I hope you are feeling well because we are about to learn one of the most profound and crucial components to building a robot and impressing anyone.
THE DC MOTOR
tHE DC MOTOR EXPOSED
DC Motors make the world go round.
A DC motor simply put, is a constant struggle, a battle of momentum.
Take the above diagram for example.
The schematic symbol, like the servo, is usually just a circle that says "motor" or "dc motor", etc.
There are several ways to set up a motor like this but their operation is all generally the same concept.
Here we have a magnetic field setup already in the outer magnet layer.
It is color coded to show you North and South.
Think of a magnetic field as an electric field, a constant swirl of electricity like a tornado.
If you stuck a metal pin near it, the sticky electrical tornado would grab the surface of the metal pin and push it toward the middle.
It's saying, "Come here, and find peace ye troubled soul."
Electricity is said to flow in one direction but don't worry too much about that right now.
Now we make 1 simple wire coil and stick that in the middle.
It is color coded as well. See the blue and red?
Our outside electrical source (battery) will flow through this and interact with the already existing electrical motion which we call magnetism.
How do we get the electrical source to flow through the coil?
We could just attach the positive part of a battery to one end and the negative to the other.
Ok. "Job's done." Maybe it moved a little.
But now its stuck.
We need to try something else.
Let's swap the wires around.
OH! OH! It moved again!
What if we could make the coil swap positive and negative ends constantly? Then it would maybe keep moving, right?
That is where some geniuses long ago discovered they could attach those two ends of the coil to a cylindrical metal tube.
The metal tube needed to be attached to the power source so the electricity could flow to the coil, right?
How do we do that without it spinning the power source with it?
We don't want our battery flopping around all over the place...
They figured out they could attach brushes which could conduct the electricity to the metal tube.
Those brushes could be connected to the wires from the power source! WOW!
Later, they even implemented springs to help push the brushes firmly against the metal tube.
Then another long cylindrical tube could be stuck in the middle of that bigger rotating cylinder and that longer tube is what we attach a gear to.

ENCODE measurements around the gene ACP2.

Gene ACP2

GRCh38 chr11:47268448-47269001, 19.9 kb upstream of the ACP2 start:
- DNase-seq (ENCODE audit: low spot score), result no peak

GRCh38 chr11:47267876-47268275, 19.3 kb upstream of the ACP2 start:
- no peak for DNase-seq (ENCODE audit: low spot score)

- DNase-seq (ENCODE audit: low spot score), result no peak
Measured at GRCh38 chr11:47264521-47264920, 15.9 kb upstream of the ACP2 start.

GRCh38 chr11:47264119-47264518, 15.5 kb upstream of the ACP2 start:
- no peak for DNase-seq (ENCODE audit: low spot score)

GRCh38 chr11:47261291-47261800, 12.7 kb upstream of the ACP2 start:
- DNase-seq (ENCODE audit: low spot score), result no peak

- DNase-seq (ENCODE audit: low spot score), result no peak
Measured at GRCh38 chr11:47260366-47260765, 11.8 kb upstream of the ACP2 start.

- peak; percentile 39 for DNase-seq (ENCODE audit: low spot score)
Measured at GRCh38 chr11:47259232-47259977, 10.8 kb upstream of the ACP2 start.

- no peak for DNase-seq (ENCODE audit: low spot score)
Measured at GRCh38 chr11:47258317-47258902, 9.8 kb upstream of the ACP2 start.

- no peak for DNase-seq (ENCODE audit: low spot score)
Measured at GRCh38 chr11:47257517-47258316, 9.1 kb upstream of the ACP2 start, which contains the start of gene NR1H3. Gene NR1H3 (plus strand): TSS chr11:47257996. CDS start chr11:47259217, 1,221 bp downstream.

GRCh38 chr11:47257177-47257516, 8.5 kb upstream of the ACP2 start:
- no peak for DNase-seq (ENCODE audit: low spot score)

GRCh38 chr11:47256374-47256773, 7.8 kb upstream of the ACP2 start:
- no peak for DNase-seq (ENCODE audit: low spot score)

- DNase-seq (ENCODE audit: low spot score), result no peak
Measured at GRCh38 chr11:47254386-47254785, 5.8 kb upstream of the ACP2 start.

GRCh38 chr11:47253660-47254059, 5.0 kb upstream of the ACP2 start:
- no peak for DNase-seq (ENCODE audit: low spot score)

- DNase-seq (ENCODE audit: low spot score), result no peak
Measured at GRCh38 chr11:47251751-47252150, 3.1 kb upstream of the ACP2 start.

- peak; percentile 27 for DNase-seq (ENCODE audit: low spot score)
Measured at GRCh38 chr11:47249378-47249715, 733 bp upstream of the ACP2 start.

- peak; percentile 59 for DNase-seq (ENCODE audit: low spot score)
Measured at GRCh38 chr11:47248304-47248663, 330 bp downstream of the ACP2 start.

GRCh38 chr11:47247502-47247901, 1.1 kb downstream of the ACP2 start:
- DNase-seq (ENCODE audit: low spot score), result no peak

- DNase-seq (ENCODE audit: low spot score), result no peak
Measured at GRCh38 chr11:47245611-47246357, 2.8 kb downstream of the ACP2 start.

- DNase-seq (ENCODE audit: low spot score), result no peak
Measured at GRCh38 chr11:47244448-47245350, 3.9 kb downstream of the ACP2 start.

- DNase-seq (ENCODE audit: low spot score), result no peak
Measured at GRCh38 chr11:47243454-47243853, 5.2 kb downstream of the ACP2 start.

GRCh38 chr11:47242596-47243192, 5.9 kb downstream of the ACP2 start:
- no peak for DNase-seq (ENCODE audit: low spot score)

What is happening is the positively charged coil end is pushing and being pushed through the positively charged magnetic field (remember I refer to it as electric, it just makes it easier to understand really, its not my original idea, there have been many great minds who have suggested this long ago and it makes sense to me).
The negative end of the coil pushes through the negatively charged field of the magnet at the same time.
The shift of each coil end from positive to negative and vice versa allows continuous motion.
This blew my mind and deserves a great deal of gratitude that most of the world will never even think about.
The motor can now constantly spin because when it reaches the resting point, the point where it no longer moves the coil the polarity shifts from positive to negative and on the opposite side negative to positive and so on.
Just study the diagram and you WILL understand!
DC Motors are a cheap and useful machine to attach to gears and make something like an RC car or robot move.
You can control when the power is given to the motor by hooking it up to a microcontroller pin and setting up code that outputs voltage and current when you press a button or joystick.
You can even program PWM so that it slowly revs up instead of spinning out.
You could also just hook the motor up manually without a microcontroller like you see in toys and mini fans.
If you have one lying around, Open it up! Take a look at the components inside.
There is likely a capacitor, a switch or button, a power source, maybe a resistor and the motor itself.
Try to draw this schematic out by yourself! Get some practice in. It will be worth your time. I promise!
While there is much much more to motors and gears, this should be enough for you to get started. DC motors should not be used for high precision projects, stepper motors would be more useful for those.
We will cover more advanced motor topics after you build your first robot.
1. Design a schematic with a dc motor, battery, diode, and capacitor.
2. Include an N-type MOSFET in that schematic.
3. Explain how a DC motor spins.
Get my favorite books on programming AVR chips I use.
Equip yourself with the most dependable, no hassle, quality usb programmer I use daily.
I started with something very similar.
You can now start to grasp the complexity of a simple DC motor.
It is a profound little device that can be found everywhere.
Remember there are other types of motors which we can learn later.
One particularly useful one being the stepper motor which is very accurate, is used in 3D printers and high precision projects. More on that later. For now, keep building up those fundamentals!
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